AG heir Samuel Ku launches a denim line that redefines "premium."
New York vies with LA for the title of America’s most fashionable city, but there’s one thing the Big Apple can’t argue: The City of Angels is the undisputed queen of denim. Nobody knows this like Samuel Ku, 40, the former AG creative director who took over the celeb-loved brand co-founded by his father, Yul Ku, modernized it via collaborations with Liberty and Alexa Chung, and quadrupled business. “The market for denim for the most discerning customers has been cluttered with brands that are so-called ‘premium’ but are using less-than-the-best fabric and materials, and made in countries that don’t make the best product,” says the younger Ku, who knows the challenge of making denim well.
Ku doesn’t hide his disinterest in fast fashion, which leads us to CQY, pronounced coy, his brand-new venture that sets sights on lasting craftsmanship and true authenticity. In its debut season, it’s being worn by Emma Roberts and Caroline de Maigret. “The product we are creating is about the highest design and quality, but all in a package that is quietly beautiful,” Ku says. “I think this matches nicely with the brand name.”
To generate beautiful product that serves his vision, Ku works with technicians directly, something that’s not possible outside of LA. The son of South Korean immigrants originally wished to design sneakers or cars but instead found himself in fashion, impacted by watching his father. “Seeing him gave me a realization about how much hard work goes into something,” Ku says. He’s more than willing to do the same, scouring the world for the best of the best, like indigo material from Japan’s Kalihara denim mill.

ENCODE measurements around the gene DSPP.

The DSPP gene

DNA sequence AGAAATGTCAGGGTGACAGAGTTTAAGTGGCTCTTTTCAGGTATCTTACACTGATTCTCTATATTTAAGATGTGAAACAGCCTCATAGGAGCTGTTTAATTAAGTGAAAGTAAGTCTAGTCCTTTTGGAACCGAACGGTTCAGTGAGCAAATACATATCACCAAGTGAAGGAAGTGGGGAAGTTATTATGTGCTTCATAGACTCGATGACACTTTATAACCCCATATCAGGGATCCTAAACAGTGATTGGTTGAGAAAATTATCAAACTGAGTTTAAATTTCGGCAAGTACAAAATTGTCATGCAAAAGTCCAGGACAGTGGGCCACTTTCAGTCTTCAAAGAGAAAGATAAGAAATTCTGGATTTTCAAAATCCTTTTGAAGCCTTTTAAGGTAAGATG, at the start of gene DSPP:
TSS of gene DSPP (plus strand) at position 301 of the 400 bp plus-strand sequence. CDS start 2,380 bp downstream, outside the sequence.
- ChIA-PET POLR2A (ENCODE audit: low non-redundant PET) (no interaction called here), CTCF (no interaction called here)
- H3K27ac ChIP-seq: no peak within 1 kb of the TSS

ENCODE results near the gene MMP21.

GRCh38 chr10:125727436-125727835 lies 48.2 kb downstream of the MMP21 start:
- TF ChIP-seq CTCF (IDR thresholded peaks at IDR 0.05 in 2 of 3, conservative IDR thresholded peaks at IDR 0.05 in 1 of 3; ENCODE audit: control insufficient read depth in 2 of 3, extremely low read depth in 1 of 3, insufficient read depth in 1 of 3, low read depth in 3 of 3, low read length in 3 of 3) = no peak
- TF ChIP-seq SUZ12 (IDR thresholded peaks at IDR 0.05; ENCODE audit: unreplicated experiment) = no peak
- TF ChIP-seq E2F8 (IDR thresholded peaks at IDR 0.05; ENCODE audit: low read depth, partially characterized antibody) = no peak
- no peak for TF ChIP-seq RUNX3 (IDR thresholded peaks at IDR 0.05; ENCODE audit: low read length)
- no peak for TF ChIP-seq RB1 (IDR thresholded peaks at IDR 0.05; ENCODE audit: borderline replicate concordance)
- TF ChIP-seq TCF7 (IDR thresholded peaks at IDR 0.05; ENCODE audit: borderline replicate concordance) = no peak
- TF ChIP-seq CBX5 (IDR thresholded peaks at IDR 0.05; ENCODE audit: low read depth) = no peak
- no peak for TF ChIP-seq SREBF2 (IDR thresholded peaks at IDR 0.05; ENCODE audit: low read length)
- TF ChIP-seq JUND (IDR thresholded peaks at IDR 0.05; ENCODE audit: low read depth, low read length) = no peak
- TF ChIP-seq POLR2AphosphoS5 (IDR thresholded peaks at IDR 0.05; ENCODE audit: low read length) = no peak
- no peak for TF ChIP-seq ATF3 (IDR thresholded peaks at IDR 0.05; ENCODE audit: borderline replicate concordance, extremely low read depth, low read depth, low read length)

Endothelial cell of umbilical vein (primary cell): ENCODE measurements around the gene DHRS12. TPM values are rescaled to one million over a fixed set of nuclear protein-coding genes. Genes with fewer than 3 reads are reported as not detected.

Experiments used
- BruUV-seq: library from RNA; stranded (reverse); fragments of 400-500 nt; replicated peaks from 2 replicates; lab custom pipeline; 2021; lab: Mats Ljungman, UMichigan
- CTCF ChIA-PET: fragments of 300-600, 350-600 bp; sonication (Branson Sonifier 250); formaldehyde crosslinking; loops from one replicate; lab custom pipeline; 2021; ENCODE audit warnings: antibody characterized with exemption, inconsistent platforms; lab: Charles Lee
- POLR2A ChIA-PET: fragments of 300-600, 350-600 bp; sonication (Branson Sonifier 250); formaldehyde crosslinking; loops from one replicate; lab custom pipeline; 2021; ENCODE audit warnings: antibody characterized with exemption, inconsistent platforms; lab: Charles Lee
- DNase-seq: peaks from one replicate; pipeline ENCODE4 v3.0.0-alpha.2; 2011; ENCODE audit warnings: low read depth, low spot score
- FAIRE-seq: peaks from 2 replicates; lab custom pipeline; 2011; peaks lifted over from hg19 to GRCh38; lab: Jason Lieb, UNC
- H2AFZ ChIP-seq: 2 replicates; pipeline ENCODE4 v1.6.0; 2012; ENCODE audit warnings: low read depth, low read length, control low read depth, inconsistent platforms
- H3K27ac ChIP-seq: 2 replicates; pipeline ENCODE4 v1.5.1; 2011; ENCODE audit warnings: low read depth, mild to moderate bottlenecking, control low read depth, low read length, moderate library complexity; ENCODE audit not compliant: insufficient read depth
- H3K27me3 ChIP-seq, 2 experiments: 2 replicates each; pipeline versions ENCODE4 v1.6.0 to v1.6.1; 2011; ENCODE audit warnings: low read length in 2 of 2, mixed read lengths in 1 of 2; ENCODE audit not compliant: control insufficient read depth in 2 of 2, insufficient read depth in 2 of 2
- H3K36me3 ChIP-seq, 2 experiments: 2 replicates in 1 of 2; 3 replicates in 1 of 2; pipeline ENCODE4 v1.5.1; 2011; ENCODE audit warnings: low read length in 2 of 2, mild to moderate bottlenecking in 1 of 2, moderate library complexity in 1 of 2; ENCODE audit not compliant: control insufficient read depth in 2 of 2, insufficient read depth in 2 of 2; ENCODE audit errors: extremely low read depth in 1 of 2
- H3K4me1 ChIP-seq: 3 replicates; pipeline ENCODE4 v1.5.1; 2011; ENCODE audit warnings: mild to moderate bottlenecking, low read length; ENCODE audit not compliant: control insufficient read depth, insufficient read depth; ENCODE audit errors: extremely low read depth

Trends are not adhered to—far from it. “We don’t have shreds, rips and tears in the product,” says Ku of what he calls “clean, real denim.” For summer, the palette shifts to whites, and shorts and a skirt are destined to be the must-haves from O.C. to Malibu. In the meantime, Ku has no favorite jean, since there are reasons to love each, he says, from the everyday cigarette-legged Friend to a modern reincarnation of Levi’s classic 501, named the Vinyl, to the Sunday, a flirty high-rise, wide-leg crop. “What I think we’ve done is create perfect jeans for every look a girl needs in her closet,” he says. Perhaps that’s why stores like Barneys New York, which never carried AG, have snapped up the fledgling label. That, says Ku, “was the ultimate validation.”